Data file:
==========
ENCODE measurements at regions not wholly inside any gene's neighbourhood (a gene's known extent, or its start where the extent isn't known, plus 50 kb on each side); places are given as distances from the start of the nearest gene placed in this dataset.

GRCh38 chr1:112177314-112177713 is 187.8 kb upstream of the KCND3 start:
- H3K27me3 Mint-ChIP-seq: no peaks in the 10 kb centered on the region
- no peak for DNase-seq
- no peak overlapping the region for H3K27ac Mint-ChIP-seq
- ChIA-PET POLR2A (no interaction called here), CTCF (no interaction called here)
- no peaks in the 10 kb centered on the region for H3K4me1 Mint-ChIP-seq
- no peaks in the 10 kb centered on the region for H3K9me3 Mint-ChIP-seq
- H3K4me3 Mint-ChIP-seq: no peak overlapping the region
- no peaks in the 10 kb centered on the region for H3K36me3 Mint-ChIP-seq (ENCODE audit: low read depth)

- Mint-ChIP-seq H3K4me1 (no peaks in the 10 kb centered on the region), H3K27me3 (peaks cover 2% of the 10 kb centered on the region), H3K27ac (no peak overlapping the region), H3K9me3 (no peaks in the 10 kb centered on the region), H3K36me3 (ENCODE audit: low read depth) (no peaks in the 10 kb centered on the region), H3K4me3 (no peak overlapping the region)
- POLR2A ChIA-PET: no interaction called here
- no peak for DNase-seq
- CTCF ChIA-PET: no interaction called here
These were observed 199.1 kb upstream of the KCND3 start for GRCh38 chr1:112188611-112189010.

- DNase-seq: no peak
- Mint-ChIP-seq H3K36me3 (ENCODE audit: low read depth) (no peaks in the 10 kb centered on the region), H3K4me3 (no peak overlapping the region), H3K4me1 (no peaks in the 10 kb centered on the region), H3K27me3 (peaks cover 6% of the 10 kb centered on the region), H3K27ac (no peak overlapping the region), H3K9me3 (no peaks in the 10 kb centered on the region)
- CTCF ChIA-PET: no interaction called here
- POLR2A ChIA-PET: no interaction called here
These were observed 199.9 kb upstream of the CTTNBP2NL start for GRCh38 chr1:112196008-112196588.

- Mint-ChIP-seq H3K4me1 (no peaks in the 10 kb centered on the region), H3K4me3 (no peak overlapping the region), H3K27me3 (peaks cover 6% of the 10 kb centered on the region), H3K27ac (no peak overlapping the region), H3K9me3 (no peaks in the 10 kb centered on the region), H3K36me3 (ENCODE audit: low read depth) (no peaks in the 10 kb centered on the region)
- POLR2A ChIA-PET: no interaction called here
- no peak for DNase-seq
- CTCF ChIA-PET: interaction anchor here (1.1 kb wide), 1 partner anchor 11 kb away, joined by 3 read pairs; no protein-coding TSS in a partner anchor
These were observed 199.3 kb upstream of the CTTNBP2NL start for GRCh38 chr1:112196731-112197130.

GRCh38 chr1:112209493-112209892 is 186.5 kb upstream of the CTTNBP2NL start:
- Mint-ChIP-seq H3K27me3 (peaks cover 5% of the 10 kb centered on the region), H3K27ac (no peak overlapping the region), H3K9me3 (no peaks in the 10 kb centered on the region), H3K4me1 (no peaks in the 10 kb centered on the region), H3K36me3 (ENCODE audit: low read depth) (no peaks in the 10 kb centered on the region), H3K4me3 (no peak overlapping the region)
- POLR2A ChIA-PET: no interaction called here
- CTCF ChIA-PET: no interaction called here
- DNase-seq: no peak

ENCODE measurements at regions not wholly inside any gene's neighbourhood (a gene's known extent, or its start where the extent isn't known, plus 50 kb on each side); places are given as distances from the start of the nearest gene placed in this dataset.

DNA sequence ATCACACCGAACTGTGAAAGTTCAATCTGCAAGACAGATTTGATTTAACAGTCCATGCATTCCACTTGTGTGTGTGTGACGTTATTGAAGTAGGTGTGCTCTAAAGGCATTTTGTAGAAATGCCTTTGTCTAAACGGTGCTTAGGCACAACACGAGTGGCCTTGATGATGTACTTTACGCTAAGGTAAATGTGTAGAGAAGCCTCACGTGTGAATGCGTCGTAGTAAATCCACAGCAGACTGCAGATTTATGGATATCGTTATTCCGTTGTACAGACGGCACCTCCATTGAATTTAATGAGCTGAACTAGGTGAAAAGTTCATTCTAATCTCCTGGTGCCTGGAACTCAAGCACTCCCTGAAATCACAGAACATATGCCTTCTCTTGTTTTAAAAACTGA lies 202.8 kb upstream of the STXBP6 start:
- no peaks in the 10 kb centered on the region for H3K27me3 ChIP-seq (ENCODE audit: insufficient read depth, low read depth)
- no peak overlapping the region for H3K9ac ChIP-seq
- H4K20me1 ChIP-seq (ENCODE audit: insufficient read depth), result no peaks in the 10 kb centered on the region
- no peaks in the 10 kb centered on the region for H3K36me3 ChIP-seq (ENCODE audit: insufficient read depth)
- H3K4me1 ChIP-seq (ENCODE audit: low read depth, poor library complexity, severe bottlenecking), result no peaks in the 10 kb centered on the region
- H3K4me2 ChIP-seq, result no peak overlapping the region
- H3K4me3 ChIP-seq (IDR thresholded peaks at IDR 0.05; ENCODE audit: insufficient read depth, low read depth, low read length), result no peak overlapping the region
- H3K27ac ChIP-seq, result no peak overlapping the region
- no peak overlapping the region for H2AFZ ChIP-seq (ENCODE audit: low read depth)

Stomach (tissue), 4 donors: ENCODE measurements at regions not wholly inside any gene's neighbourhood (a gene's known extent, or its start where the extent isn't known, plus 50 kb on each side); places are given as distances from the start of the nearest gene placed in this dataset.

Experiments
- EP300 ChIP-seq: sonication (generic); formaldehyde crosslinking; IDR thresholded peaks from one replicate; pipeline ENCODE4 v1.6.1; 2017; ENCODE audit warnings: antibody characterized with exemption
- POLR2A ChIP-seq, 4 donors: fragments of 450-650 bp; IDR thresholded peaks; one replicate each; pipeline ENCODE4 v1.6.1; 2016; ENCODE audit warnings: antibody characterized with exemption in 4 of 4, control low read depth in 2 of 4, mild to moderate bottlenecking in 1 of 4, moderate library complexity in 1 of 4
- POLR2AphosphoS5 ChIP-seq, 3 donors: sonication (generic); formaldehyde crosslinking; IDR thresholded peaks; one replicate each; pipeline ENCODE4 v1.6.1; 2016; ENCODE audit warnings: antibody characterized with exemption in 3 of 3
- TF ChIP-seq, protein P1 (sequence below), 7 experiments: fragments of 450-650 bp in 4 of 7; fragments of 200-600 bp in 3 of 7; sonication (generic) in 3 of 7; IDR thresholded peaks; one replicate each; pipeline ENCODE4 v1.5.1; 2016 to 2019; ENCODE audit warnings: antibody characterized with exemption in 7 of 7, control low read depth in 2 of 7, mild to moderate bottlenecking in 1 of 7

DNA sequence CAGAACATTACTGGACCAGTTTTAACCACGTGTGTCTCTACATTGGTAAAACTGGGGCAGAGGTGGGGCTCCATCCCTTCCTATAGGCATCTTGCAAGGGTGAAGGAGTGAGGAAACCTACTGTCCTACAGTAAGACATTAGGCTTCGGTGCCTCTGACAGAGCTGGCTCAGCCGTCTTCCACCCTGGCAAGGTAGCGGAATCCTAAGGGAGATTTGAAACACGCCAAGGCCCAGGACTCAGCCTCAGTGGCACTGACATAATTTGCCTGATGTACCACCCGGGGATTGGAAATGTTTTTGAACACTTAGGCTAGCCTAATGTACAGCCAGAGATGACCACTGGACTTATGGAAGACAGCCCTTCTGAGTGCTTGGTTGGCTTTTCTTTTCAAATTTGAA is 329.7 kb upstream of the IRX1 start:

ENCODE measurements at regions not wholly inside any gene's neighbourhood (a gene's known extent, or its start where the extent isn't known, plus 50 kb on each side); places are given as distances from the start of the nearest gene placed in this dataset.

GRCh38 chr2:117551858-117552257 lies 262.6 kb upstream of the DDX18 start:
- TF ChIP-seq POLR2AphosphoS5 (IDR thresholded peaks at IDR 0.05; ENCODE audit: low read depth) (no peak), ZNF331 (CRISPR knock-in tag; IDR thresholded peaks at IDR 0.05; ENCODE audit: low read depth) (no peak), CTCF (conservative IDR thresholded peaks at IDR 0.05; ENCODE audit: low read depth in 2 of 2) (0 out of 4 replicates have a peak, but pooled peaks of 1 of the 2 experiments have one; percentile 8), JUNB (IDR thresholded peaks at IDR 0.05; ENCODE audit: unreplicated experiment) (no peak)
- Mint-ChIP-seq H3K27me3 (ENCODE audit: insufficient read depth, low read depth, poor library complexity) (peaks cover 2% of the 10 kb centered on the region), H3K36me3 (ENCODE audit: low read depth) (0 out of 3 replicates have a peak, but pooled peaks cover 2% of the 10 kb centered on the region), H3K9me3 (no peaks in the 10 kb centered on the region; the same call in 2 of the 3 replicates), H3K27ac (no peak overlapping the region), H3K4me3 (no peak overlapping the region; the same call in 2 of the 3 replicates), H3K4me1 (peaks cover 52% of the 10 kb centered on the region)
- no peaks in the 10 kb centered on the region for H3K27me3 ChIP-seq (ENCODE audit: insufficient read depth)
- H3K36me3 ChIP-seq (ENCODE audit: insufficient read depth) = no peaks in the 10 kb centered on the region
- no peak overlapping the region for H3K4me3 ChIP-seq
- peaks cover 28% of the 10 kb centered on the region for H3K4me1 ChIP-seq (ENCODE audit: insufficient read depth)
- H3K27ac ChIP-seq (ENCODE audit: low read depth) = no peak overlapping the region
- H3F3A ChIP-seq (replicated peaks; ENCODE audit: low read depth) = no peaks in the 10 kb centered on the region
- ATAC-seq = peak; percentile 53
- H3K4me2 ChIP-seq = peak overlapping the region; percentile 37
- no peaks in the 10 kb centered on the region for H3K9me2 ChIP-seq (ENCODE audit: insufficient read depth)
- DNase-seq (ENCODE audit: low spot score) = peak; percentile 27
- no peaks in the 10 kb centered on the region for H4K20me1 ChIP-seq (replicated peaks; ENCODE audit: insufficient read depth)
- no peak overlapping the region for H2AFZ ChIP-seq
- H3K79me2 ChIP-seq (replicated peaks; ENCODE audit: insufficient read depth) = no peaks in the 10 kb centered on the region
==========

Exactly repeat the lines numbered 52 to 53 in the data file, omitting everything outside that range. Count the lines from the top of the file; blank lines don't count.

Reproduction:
- Mint-ChIP-seq H3K27me3 (ENCODE audit: insufficient read depth, low read depth, poor library complexity) (peaks cover 2% of the 10 kb centered on the region), H3K36me3 (ENCODE audit: low read depth) (0 out of 3 replicates have a peak, but pooled peaks cover 2% of the 10 kb centered on the region), H3K9me3 (no peaks in the 10 kb centered on the region; the same call in 2 of the 3 replicates), H3K27ac (no peak overlapping the region), H3K4me3 (no peak overlapping the region; the same call in 2 of the 3 replicates), H3K4me1 (peaks cover 52% of the 10 kb centered on the region)
- no peaks in the 10 kb centered on the region for H3K27me3 ChIP-seq (ENCODE audit: insufficient read depth)